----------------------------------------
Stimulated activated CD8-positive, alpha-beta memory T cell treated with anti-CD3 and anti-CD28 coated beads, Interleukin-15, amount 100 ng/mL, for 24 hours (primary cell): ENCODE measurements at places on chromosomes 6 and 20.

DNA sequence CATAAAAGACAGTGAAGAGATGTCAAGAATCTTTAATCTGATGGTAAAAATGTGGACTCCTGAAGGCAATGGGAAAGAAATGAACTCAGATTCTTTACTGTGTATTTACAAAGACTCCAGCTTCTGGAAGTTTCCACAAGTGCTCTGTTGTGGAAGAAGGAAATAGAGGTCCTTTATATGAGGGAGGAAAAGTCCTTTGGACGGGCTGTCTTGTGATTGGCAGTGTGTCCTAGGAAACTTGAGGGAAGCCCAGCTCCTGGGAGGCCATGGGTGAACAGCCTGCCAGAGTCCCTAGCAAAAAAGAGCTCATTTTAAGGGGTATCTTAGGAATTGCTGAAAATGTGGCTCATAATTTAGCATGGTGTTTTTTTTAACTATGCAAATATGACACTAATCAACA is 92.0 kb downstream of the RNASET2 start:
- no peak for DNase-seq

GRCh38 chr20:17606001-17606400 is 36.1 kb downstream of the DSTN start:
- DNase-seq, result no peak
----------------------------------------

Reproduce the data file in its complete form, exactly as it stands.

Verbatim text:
Stimulated activated CD8-positive, alpha-beta memory T cell treated with anti-CD3 and anti-CD28 coated beads, Interleukin-15, amount 100 ng/mL, for 24 hours (primary cell): ENCODE measurements at places on chromosomes 6 and 20.

DNA sequence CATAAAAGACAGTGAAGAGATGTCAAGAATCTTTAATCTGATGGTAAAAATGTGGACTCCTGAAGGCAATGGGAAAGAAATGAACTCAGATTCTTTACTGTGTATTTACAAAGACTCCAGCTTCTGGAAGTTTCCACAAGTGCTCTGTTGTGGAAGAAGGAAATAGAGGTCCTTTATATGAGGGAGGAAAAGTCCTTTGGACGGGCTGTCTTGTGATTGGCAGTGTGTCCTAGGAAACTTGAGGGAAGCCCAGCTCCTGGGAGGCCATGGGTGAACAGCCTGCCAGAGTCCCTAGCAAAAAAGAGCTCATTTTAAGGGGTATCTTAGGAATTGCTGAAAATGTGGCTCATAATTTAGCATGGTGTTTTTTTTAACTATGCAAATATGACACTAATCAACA is 92.0 kb downstream of the RNASET2 start:
- no peak for DNase-seq

GRCh38 chr20:17606001-17606400 is 36.1 kb downstream of the DSTN start:
- DNase-seq, result no peak